The summer of superhero blockbusters arrived with a thunderous THWAK! this past weekend as Marvel’s The Avengers completely dominated the box office. The superhero supermovie raked in over $200 million, setting a new opening weekend record and dethroning previous opening weekend champ Harry Potter and the Deathly Hallows Part II. Hints of a forthcoming Avengers movie began in 2008 when SHIELD director Nick Fury (Samuel L. Jackson) made a cameo appearance following the closing credits of Iron Man. The intervening four years have provided a long period of anticipation and an ample amount of time to market this film to Marvel fanboys as well as those who have never even seen a comic book. Judging by the bulging box office, it was worth the wait. But what really makes this film worth seeing?
Two Avengers (Iron Man and the Hulk) provide the character depth in this story and it is their storylines that create more interest and move the plot along more effectively than the others (Captain America, Thor, Black Widow, and Hawkeye). The role of one of Marvel’s marquee characters, the initially reluctant Avenger, Iron Man, is reprised by the brilliant Robert Downey Jr., whose pompous, yet lovable Tony Stark manages to steal nearly every scene in which he appears. Since the first Iron Man film, Downey has infused Stark with a delicate balance of unbridled genius, reckless risk-taker, insecure man-child, and compassionate champion of the weak, creating a truly interesting and always entertaining character outside “the suit.”
Once in the suit, Downey has to compete for the audience’s attention with the breathtaking special effects that have allowed the Iron Man character to be brought to the screen in its sheer awesome glory. It was a wise decision for Marvel to wait until special effects technology was ready to tackle a feature length Iron Man movie. Young boys all over America throughout the years have wished that they had their own Iron Man suit packed away in a suitcase somewhere at the bottom of their closet. Yet, few of them have dreamt of wearing the thin polyester jumpsuit version with the plastic mask and rubber band string that they wore to trick-or-treat. Had Hollywood brought Iron Man to the screen in 1990, he more than likely would have resembled that version and not the new-fangled model that dress you by themselves as you walk through your house like Downey’s Tony Stark enjoys thanks to the magic of CGI.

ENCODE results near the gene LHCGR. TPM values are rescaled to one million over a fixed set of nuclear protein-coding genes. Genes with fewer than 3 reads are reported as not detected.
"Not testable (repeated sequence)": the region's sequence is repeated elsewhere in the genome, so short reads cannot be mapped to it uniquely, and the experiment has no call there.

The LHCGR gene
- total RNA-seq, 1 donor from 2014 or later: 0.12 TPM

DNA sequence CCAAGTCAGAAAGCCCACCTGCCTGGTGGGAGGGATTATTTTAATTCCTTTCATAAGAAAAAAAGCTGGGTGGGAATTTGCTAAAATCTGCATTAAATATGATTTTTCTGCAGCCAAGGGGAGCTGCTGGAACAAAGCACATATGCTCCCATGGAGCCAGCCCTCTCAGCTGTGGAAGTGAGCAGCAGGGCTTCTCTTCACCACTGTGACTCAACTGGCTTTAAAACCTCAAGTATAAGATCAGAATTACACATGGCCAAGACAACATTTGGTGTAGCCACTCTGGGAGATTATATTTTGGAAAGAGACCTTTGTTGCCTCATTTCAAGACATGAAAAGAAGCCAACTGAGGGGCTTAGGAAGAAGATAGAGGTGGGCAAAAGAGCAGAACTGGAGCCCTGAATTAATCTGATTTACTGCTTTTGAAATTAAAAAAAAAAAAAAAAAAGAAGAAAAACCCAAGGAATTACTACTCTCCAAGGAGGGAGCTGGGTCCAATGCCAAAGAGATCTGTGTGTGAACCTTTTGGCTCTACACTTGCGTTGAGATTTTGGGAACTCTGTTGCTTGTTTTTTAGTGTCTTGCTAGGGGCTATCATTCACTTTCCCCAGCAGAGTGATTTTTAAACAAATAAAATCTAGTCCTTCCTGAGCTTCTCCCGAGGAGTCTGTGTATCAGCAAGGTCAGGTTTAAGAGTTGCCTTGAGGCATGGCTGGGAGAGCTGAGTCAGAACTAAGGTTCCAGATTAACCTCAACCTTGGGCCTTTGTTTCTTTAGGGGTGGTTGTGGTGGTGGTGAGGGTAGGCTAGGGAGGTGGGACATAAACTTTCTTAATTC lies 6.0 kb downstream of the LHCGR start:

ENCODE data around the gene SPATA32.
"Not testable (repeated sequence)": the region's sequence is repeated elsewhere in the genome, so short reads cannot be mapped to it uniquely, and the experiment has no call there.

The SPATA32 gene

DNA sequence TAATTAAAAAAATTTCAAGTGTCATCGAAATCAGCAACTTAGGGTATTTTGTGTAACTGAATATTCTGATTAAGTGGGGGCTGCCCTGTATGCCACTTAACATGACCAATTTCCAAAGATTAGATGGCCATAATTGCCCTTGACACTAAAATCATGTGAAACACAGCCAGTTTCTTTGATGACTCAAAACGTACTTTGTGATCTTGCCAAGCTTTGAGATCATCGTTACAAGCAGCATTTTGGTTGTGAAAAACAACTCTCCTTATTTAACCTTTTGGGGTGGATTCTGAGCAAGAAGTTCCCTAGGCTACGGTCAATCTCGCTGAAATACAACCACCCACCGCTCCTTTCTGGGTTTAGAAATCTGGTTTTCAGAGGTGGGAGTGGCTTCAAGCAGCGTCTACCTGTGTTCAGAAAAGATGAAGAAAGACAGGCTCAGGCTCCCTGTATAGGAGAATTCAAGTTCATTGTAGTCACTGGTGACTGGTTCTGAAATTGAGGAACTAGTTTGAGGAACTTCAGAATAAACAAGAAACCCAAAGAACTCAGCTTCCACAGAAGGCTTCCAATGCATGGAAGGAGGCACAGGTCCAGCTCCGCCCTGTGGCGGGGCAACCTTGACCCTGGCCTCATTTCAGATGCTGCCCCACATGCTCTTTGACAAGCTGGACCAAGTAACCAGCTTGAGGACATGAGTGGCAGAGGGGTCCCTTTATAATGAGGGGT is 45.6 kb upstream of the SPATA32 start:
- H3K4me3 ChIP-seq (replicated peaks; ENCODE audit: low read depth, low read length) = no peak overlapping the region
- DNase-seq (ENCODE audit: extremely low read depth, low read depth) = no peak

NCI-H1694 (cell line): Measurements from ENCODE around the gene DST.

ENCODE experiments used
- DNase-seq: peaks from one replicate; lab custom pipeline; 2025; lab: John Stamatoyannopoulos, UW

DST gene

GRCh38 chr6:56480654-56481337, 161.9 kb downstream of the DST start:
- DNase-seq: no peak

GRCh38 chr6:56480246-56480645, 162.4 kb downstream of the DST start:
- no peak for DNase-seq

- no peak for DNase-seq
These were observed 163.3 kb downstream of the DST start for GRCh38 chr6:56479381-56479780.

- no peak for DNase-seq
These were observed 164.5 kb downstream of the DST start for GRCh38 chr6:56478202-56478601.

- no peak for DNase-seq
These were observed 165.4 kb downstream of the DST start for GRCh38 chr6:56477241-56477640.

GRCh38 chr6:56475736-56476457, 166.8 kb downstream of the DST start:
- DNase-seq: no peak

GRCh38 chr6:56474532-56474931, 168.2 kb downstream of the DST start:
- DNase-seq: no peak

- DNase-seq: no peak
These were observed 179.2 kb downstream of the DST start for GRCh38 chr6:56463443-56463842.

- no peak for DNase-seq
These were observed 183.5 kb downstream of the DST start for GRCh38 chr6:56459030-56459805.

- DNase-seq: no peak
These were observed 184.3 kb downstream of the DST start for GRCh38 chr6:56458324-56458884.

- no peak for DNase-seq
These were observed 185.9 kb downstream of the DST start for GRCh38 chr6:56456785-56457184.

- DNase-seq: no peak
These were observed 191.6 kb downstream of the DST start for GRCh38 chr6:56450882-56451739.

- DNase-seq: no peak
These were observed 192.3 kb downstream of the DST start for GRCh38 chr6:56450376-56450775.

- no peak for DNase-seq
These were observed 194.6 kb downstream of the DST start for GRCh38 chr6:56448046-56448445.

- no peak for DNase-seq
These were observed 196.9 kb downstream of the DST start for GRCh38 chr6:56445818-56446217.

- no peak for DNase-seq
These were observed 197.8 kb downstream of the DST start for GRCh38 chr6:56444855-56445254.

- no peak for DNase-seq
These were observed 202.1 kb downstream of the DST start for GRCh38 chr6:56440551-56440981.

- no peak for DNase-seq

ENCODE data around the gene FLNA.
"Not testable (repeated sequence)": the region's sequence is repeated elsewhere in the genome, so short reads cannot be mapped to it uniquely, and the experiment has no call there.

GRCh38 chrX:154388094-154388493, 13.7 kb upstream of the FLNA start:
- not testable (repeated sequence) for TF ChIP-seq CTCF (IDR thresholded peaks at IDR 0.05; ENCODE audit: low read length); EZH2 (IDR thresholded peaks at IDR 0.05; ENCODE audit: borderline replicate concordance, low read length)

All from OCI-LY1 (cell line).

In The Avengers, Tony Stark is once again the epitome of cool. His fast talking wise guy ways are Yet Stark’s arrogant lone wolf mentality introduces obvious tension to the team concept of the Avengers, who initially do more fighting amongst one another than against any villainous force. In fact, it’s a clash of super ”egos” that serves as the first battle that our heroes must face before they can focus their attention on the evil Asgardian demigod Loki (Tom Hiddleston), brother of the mighty Thor (Chris Hemsworth). However, as we have come to expect from Tony Stark, he rises to the occasion when Iron Man is needed and does what needs to be done. In fact, there is a theme of self-sacrifice and placing egos aside that is consistent throughout the film. For Stark, this culminates with Iron Man choosing what appears to be certain death (gasp!) in order to save New York and his fellow Avengers from a nuclear missile strike launched on the orders of the secret “council” that oversees the Avenger’s initiative, who hoped to destroy Loki’s invading forces and contain the threat against the world before it could spread. All in a day’s work for Iron Man and his team of Avengers.
In a brilliant stroke of costume direction, Robert Downey Jr. spends nearly the entire movie in Black Sabbath t-shirt, paying homage to the group who recorded the classic song that bears his superhero character’s name.
After two Hulk films that were not well received, it was safe to say that bringing the big green guy back to the big screen again was a gamble. But this gamble pays off, as director Joss Wheedon really gets the Hulk right in this movie.